The state legislature is now considering SB-52, a bill to provide these powers to the insurance commissioner. Per Jones, the bill has been approved by the Assembly and is under consideration by various Senate committees before coming to a full vote. Lending support to the bill were local Democratic Assembly members Ben Hueso, Marty Block, and Toni Atkins.

The floor was then opened for questions. This time was used largely for meeting attendees to voice their personal frustrations with the health care system. A woman who identified herself as Annie went so far as to ask the commissioner to revoke the license of her provider to practice in the state. Image

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Photo at left: Dave Jones- from BenefitsPro website

Today marked the inaugural meeting of the Middle Class Taxpayers Association, held at the College-Rolando Library branch. It was attended by close to 100 of the group’s stated membership of over 500 citizens. Union members were well-represented, as the group teamed with the San Diego and Imperial Counties Labor Council to attract initial interest in the movement.

Board member Pat Zaharopoulos opened the meeting with a brief explanation of the background and intent of the non-profit group, to educate and advise California voters. “We are not funded by corporations. We are not funded by big business . . . we will not have professional lobbyists on our board . . . we plan to be the voice for the average California taxpayer.”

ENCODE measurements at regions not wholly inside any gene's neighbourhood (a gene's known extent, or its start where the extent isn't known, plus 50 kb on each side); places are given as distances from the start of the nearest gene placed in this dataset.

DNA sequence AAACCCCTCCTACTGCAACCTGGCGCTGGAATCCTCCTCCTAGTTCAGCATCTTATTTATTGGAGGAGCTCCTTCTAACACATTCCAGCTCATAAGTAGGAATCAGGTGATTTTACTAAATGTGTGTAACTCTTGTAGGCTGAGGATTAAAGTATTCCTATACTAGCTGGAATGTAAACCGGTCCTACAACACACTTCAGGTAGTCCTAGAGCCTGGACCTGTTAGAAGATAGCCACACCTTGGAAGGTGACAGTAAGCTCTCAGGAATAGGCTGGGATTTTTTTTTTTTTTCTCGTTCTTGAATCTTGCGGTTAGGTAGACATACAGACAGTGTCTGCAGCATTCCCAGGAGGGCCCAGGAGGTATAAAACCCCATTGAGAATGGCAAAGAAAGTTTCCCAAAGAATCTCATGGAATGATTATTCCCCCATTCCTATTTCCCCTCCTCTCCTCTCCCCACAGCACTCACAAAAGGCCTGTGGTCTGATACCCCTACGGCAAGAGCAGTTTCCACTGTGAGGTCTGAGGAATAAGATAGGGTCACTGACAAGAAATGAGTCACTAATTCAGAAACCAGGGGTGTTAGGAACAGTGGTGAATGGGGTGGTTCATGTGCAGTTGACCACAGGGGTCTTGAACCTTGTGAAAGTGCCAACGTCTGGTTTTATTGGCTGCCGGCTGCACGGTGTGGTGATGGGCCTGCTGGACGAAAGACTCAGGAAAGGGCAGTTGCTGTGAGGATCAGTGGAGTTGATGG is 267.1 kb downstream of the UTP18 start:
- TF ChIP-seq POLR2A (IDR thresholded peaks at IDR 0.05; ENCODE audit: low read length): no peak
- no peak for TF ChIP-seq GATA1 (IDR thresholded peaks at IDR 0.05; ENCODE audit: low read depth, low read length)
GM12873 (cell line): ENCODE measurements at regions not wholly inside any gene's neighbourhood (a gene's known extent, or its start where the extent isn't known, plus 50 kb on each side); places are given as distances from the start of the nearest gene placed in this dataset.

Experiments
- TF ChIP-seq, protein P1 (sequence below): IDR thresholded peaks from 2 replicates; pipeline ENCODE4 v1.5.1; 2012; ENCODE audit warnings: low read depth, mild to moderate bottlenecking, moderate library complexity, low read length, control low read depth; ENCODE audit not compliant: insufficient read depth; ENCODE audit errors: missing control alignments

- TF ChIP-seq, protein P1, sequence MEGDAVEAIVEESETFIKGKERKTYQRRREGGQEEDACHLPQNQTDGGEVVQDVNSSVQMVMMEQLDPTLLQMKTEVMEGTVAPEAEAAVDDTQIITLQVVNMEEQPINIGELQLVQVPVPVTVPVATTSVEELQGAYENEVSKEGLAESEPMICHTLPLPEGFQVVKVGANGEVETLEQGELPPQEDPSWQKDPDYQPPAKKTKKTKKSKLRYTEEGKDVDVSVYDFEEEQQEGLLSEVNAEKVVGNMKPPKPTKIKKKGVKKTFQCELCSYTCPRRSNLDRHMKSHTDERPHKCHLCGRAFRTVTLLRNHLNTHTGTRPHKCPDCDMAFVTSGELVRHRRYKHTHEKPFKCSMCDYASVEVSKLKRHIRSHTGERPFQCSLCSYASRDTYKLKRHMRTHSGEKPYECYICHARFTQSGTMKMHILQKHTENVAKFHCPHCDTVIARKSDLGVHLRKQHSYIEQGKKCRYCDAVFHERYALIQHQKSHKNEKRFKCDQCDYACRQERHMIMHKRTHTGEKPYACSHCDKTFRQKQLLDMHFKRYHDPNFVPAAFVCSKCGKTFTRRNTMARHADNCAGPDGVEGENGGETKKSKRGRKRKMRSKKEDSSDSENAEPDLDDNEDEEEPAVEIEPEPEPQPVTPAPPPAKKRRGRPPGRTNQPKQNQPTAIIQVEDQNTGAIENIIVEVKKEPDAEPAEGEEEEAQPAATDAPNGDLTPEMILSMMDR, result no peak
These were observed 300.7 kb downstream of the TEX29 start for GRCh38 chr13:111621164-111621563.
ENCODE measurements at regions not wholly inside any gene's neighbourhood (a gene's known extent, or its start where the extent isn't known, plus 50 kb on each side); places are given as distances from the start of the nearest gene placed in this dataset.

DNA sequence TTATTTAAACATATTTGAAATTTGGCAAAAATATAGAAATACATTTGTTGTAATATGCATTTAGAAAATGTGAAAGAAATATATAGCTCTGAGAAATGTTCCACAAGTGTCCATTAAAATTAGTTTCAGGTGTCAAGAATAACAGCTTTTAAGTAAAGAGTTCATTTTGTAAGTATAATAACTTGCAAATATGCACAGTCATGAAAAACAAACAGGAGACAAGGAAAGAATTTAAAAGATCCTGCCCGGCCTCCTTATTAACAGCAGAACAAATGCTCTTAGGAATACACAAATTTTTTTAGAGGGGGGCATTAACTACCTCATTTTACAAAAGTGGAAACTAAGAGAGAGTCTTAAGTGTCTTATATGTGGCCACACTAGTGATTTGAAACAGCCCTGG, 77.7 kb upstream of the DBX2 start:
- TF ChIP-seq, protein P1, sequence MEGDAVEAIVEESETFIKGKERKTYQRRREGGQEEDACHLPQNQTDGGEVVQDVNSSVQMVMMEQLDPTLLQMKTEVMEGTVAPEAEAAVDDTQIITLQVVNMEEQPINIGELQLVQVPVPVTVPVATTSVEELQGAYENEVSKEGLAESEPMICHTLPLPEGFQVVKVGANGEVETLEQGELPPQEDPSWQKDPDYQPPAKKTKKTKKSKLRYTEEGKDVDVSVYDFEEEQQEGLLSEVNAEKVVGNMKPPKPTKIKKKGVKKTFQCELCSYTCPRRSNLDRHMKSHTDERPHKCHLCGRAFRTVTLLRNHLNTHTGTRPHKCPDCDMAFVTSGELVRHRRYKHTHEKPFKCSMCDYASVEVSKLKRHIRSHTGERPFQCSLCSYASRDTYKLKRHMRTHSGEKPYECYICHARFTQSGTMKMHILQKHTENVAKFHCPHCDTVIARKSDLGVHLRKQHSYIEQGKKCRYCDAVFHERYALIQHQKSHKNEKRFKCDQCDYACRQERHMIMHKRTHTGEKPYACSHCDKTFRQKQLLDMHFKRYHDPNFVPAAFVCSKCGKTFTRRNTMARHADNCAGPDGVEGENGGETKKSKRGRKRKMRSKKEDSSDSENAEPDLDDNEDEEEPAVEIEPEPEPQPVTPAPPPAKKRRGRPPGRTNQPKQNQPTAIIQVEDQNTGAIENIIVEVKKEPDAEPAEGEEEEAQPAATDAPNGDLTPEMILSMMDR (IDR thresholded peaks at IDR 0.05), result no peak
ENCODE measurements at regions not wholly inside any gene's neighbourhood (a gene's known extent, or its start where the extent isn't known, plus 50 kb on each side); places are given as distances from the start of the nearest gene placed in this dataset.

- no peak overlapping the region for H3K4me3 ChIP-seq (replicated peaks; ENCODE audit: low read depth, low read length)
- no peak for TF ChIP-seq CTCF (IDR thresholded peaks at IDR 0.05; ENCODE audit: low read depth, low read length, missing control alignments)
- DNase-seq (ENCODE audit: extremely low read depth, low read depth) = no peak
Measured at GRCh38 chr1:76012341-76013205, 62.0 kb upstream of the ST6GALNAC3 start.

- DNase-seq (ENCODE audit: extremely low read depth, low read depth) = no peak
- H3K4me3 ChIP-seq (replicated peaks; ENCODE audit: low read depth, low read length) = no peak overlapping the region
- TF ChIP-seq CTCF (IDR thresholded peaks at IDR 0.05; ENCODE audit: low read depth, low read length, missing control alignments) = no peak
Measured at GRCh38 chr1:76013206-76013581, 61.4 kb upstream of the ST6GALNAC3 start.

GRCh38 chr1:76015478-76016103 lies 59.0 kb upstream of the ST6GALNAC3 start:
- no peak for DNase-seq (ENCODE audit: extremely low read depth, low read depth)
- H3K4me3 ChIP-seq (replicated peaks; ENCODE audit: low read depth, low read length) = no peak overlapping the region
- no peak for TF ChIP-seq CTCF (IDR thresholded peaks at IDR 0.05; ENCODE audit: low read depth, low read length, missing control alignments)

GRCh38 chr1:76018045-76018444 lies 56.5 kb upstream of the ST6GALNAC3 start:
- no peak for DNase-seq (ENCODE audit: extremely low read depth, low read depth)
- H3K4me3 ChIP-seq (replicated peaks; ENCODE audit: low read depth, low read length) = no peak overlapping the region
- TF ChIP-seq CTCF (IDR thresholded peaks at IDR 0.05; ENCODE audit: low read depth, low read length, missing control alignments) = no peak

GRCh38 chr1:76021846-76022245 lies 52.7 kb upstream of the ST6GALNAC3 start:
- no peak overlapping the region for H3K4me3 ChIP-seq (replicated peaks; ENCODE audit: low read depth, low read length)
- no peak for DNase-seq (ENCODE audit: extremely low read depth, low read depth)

Zaharopoulos then turned her attention to some of the issues facing the country’s shrinking middle class, including escalating education and health care costs and the stagnation of average workers’ wages. “In 1970 the CEOs got about 28 times what the average worker got, we’re now at about 158 times that.” She contrasted this to Europeans, whose leaders are paid approximately 25 times what the workers are.

The keynote speaker at the meeting was Dave Jones, California Insurance Commissioner. His focus first turned to what he stated were the positive accomplishments of the Patient Protection and Affordable Care Act, commonly referred to by critics as ‘Obamacare.’ A key point was a provision taking effect January 1 requiring health insurance providers to spend a minimum 80% of premiums collected on what the industry refers to as its ‘medical loss ratio,’ which in essence is the cost of actually providing care. “It wasn’t too long ago that Anthem Blue Cross only put 60 cents on the dollar into actual medical care – about a decade ago, actually,” added Jones.